As Colorado’s new recreational marijuana industry evolves, changes in how pot businesses operate and how they’re regulated are inevitable. Last week, Gov. John Hickenlooper enacted one of those changes by signing into law House Bill 1122, which requires edible marijuana products sold for medicinal purposes to be packaged in the same way as edibles sold for recreational use.
Under the new law, edible marijuana products sold to medical marijuana patients must be placed in opaque, child-proof packaging, which already is the case for recreational marijuana. Specifically, these products must be placed in “an opaque and resealable package or container at the point of sale prior to exiting the store.” Opaque means the packaging does not allow the product to be seen without opening the packaging material.
Steamboat Today editorial board — January to April 2014
- Suzanne Schlicht, COO and publisher
- Lisa Schlichtman, editor
- Tom Ross, reporter
- Karl Gills, community representative
- Will Melton, community representative
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Yes, but more needs to be done to keep pot out of the hands of children
No, I don't think it will matter
129 total votes.
According to lawmakers who championed the new legislation, it is aimed at keeping marijuana out of the hands of children, and we wholeheartedly support any efforts to reduce children’s access to pot products. At the bill signing, Hickenlooper stated, “Marijuana should not be easily accessible or attractive to kids.”
The newspaper has not reported on any incidents in which young children have discovered edible marijuana and ingested it, but the Steamboat Today did publish a story earlier this month about an 18-year-old who reportedly ate a marijuana-infused candy bar he found in a motel room during work. He was taken to the hospital after becoming incredibly high, and he was treated for what police called an “overdose.”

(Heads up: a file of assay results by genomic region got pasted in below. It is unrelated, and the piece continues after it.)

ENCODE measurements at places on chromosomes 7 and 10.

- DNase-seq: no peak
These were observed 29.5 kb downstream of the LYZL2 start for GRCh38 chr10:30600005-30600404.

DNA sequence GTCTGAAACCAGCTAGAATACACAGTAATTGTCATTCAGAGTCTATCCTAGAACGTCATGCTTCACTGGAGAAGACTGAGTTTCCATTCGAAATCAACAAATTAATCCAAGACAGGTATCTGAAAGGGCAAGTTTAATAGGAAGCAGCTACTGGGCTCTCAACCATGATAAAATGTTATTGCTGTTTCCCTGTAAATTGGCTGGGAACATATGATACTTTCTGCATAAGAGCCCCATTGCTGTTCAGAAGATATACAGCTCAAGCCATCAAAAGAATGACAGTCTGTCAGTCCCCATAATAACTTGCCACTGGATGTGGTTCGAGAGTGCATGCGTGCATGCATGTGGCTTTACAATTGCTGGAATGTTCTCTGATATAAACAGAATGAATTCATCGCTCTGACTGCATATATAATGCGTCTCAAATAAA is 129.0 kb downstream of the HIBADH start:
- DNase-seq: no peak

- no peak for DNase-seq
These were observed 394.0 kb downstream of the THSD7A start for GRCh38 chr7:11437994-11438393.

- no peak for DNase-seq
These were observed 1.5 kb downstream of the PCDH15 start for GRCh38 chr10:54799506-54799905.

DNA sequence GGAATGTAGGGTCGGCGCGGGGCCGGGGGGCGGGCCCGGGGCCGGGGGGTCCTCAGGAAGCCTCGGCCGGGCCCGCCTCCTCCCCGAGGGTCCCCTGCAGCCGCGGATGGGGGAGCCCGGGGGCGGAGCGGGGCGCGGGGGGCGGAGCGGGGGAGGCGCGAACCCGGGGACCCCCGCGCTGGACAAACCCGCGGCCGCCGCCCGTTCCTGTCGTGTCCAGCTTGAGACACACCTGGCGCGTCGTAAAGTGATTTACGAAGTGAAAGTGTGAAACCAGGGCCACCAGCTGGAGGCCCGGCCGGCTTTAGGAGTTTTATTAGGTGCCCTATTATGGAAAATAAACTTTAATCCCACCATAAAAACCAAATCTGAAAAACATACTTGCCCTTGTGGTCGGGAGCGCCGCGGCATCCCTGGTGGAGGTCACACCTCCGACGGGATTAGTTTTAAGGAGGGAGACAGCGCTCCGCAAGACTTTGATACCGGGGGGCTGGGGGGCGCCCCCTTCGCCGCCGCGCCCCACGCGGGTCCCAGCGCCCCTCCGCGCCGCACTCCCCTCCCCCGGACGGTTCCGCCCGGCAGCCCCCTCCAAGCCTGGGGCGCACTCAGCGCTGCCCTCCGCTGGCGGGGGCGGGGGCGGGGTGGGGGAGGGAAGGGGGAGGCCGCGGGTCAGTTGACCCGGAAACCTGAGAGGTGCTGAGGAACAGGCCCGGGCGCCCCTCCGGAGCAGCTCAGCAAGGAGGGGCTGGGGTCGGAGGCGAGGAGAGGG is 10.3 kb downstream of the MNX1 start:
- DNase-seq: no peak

That story highlights the potential problem of edible marijuana products falling into the wrong hands, and the fear that young children in particular will ingest these products, which are manufactured to look just like regular cookies, brownies and lollipops.
The new packaging regulations also seem to be in response to an increase in the demand for edible marijuana products, which has taken local pot shop owners as well as dispensary owners across the state by surprise. In a Jan. 5 editorial, we predicted that edibles would become more popular with marijuana users because there are very few places in Steamboat Springs where people are allowed to actually smoke pot, so we are not surprised at the upswing in marijuana edibles sales.
But as more adults are choosing to eat up rather than light up, there are more edible marijuana products being sold and more opportunity for those products to be ingested by children who could easily mistake them for real brownies or gummy candy.
Although the new law closes a loophole, it does not shut the door on the possibility that kids will still get their hands on edible marijuana products. Once the products leave stores in child-resistant packaging, it is up to the adults who legally purchased the pot to keep it away from children.
Like alcohol or prescription medications, marijuana should be secured in places where curious youngsters cannot get their hands on it and pot products must be kept in child-resistant packaging. Once taken out of the package, it’s virtually impossible to distinguish whether it’s a plain gummy bear or a marijuana-infused product.
And these edibles are not harmless. They can contain high levels of THC, especially those manufactured for medicinal use. Edible candies can easily contain in excess of 100 mg of THC, which is an extremely potent amount.
In the end, it falls back on a mantra we’ve repeated in several editorials since recreational pot was legalized in Colorado — strong laws governing the new industry are great but personal responsibility is key for those who choose to consume marijuana.